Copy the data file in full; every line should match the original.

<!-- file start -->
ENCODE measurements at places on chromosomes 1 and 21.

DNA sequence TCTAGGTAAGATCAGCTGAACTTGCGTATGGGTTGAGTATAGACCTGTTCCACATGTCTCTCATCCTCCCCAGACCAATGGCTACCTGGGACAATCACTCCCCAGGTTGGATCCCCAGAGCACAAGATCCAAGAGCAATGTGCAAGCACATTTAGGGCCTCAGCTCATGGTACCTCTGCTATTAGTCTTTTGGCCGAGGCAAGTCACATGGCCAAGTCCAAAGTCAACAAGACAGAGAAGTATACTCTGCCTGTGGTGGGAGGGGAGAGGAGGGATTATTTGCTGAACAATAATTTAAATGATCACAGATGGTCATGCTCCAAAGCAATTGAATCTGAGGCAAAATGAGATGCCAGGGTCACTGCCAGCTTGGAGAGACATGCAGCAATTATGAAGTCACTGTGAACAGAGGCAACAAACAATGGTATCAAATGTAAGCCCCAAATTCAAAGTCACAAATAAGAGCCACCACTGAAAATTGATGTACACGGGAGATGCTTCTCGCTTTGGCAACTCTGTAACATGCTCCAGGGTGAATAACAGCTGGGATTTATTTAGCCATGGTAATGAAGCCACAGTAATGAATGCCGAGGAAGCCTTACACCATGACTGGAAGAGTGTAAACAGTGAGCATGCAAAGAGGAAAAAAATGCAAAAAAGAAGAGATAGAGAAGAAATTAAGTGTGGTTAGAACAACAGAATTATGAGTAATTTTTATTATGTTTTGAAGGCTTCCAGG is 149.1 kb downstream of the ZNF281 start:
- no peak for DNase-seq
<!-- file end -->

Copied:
ENCODE measurements at places on chromosomes 1 and 21.

DNA sequence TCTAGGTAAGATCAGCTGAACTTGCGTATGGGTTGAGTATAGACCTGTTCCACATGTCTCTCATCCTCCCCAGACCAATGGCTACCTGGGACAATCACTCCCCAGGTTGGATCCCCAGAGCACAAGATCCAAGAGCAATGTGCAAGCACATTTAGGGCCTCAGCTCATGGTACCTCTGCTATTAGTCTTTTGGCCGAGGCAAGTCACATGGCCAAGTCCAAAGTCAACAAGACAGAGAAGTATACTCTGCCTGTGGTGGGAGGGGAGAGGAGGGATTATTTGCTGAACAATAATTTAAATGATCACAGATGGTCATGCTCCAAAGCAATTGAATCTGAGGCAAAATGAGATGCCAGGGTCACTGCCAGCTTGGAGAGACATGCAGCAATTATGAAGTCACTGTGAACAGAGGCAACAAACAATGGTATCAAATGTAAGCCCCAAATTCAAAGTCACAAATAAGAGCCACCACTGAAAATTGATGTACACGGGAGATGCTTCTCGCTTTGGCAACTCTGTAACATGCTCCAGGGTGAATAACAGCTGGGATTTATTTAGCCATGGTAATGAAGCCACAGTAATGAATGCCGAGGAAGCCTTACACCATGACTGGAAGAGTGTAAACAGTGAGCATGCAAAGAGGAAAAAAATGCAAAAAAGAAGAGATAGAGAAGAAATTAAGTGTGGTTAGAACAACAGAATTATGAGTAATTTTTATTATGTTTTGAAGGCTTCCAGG is 149.1 kb downstream of the ZNF281 start:
- no peak for DNase-seq